June 13, 2006 > Who cares?
by Steve Warga
That's the question begging an answer in California after the lowest voter turnout in 60 years on June 6. Only about 28 percent of eligible voters bothered to exercise the form of government our founding father's described as "of the people, by the people and for the people."
Alameda county voters generally followed the state trend of poor turnout. The Registrar's office had not finished counting absentee ballots as of press time, however, TCV estimates, conservatively, that somewhat less than 35 percent of county voters filed ballots last Tuesday.
Pundits, prognosticators and other political junkies will find a rich source of material for months of comment attempting to answer the "whys" of this voter apathy. Was it because of negative campaign tactics? Was it because of uninspiring candidates? Was it because of plain laziness? Who knows? One answer is no more informed than another. The simple fact remains that less than one-third of statewide registered voters completed any portion of a mid-term election ballot. Historically, low turnouts usually make victories easy for incumbents and this election was no different in that regard.
Our District 10 State Senator won't be decided until November, but the Democratic nomination drew three viable candidates and some charges of smear tactics among candidates Ellen Corbett, Johan Klehs and John Dutra. Corbett took the win, enjoying a comfortable margin over Klehs, with Dutra a close third.
In the two state propositions, Alameda voters went against the grain, approving Proposition 81, the reading/library bond and Proposition 82, the free preschool tax. Statewide, both propositions fell to defeat with Proposition 82 attracting an unusually large percent of "No" votes.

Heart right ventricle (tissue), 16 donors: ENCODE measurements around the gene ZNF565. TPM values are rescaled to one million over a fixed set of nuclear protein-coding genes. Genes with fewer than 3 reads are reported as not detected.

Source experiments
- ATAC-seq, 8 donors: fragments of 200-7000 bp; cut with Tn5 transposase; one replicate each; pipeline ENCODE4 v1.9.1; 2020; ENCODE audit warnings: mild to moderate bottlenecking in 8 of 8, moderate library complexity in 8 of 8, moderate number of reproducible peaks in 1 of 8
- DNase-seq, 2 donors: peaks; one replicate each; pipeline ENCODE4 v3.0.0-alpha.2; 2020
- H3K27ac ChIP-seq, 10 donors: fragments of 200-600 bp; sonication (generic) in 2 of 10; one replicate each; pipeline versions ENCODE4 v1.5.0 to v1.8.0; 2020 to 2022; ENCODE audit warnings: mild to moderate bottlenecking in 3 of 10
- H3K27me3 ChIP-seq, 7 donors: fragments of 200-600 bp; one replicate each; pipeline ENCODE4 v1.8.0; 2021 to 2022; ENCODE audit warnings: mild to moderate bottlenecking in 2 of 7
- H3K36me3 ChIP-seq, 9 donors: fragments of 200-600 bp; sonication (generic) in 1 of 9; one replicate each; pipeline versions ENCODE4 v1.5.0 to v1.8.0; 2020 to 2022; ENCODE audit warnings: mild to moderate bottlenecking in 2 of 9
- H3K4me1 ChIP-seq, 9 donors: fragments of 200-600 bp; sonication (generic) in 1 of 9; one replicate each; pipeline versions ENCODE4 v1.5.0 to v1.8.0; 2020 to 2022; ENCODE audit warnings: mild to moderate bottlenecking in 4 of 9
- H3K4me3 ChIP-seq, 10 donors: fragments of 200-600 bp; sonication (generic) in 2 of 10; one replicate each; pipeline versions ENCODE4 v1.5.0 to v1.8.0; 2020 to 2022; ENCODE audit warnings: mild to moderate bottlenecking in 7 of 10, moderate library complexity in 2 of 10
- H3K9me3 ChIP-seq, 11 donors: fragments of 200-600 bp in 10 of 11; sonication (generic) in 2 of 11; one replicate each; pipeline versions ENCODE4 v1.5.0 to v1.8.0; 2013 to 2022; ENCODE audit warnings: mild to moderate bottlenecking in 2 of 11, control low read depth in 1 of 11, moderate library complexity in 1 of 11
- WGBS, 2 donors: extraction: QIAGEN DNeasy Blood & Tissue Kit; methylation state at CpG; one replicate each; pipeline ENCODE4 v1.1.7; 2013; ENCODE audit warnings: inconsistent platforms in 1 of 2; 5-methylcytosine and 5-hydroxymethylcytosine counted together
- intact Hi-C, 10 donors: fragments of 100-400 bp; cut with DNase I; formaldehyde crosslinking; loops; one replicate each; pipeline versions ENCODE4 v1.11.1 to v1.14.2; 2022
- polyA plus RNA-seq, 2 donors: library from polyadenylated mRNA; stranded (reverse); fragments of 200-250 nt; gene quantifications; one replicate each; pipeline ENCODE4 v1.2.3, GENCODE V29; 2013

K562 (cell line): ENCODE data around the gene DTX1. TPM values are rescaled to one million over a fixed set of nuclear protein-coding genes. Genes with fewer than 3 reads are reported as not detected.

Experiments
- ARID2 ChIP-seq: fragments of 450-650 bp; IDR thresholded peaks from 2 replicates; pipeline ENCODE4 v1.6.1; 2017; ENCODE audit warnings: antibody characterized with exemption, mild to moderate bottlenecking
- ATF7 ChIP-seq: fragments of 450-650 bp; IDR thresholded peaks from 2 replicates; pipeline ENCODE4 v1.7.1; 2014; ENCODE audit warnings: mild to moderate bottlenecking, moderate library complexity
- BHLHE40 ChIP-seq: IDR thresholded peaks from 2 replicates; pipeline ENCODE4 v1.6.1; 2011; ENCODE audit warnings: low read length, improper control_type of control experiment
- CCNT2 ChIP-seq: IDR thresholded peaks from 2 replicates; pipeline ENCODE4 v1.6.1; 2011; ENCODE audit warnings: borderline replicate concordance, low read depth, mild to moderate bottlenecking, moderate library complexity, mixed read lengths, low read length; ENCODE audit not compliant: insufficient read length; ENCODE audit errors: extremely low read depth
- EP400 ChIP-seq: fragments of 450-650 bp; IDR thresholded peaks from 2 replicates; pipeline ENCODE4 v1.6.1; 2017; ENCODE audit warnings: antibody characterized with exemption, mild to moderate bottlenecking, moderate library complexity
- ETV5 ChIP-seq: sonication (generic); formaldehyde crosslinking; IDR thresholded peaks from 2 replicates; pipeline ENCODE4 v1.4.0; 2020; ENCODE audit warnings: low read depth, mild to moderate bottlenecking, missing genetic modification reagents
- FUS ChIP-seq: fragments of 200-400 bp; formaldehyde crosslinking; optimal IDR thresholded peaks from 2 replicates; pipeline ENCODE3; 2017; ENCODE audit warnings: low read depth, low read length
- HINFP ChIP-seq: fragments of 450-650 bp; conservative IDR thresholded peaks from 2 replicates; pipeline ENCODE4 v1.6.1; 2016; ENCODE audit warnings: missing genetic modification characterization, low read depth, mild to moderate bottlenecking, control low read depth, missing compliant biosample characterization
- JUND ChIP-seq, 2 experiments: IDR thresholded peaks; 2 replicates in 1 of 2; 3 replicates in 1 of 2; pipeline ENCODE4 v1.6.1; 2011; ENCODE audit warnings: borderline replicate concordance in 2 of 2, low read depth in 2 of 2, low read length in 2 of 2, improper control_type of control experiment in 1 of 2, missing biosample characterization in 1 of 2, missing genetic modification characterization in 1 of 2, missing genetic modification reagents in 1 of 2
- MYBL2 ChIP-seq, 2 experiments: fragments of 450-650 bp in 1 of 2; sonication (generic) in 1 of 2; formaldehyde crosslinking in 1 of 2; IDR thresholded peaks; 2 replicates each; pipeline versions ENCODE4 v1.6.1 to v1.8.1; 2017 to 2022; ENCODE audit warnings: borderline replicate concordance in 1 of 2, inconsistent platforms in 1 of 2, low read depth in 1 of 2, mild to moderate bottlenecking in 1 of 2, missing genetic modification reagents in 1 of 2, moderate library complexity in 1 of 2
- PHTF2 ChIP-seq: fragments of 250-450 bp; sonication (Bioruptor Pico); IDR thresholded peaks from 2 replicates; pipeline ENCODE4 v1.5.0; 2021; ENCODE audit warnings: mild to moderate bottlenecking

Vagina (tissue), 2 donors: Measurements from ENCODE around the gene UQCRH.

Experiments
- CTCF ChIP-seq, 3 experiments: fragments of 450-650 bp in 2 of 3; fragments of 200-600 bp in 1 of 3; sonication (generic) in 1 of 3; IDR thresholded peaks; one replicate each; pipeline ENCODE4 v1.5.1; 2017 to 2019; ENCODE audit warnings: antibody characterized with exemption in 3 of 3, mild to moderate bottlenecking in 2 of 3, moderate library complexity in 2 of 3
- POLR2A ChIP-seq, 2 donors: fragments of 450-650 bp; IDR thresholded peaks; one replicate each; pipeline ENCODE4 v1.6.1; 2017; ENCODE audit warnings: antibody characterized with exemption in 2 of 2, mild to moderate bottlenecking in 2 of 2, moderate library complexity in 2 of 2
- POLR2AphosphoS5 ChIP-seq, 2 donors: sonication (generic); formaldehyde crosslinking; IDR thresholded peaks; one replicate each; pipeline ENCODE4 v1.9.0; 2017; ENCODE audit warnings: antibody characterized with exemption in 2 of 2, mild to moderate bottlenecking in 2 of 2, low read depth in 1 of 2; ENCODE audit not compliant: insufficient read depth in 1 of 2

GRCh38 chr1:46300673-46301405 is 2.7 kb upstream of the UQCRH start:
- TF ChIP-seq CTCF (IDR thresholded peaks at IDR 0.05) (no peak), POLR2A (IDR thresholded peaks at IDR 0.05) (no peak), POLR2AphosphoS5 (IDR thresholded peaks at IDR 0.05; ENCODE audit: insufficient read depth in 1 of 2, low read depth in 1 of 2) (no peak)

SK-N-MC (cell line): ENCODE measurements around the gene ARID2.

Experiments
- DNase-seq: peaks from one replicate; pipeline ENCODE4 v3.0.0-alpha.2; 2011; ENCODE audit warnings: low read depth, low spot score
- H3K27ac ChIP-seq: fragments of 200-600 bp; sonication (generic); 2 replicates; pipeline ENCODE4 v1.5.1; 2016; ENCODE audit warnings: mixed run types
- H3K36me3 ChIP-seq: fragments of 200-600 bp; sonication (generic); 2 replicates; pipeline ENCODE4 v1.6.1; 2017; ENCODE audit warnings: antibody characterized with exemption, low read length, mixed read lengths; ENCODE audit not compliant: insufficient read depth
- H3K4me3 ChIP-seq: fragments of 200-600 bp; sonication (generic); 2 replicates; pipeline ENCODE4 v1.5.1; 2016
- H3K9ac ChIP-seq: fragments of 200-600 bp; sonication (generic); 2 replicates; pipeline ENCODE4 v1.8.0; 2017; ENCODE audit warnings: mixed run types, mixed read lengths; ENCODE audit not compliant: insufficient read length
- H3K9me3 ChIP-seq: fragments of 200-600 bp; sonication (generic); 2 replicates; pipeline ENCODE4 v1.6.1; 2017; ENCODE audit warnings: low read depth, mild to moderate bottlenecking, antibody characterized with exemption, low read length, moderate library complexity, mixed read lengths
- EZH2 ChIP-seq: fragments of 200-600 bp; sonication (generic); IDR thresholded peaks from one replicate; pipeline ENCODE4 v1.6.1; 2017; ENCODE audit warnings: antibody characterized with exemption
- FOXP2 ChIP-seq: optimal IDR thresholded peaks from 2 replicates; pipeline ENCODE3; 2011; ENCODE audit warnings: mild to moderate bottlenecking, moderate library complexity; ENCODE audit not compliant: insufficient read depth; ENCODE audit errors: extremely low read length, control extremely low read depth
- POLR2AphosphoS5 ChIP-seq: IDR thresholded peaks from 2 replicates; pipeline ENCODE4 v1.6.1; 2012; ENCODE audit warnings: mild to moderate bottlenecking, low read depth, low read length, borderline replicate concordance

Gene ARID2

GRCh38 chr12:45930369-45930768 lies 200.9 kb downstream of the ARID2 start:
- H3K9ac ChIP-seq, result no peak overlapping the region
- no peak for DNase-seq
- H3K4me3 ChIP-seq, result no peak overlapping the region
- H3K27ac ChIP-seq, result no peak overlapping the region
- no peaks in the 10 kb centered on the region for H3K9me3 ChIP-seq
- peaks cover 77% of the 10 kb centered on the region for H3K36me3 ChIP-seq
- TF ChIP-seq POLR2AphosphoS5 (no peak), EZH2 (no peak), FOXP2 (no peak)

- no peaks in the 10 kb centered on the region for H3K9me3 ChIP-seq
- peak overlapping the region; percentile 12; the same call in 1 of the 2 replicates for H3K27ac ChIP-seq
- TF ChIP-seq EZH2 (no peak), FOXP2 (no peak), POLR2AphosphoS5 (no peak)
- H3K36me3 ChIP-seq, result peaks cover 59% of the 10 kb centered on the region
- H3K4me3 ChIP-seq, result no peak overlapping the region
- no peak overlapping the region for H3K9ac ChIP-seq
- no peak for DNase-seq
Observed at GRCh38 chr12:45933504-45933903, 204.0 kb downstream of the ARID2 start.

Moving to the county level, the District 2 supervisor's race was the only close contest. At press time, incumbent Gail Steele held a slim lead of about two percentage points. Tri-Cities resident Richard Valle couldn't quite pull off the upset.
Also at the county level, Superintendent of Schools, Sheila Jordan cruised to an easy victory over Newark Unified Superintendent John Bernard.
In neighboring Santa Clara County, the Measure A general sales tax increase failed to win much favor from voters, losing by a wide margin.
Despite choices for two seats on the city council and for mayor, Hayward residents stayed away from the polls in droves. A mere 12,106 out of 48,342 registered voters determined the mayor's race, giving a big nod of approval to former mayor, Mike Sweeney, over challenger and local businessman, Brian Schott.
In the city council race, incumbents Kevin Dowling and Matt Jimenez easily secured four more years. The three other candidates, Robert Lopez, Hank Quintel and Gary Steinberger failed to mount much of a challenge. Hayward's course is unlikely to change.
Winners and losers alike expressed disappointment in the low interest displayed by so many registered voters. Only time will tell if this sort of election-by-default is in the best interests of the citizenry. Then the question may finally be resolved. Who cares?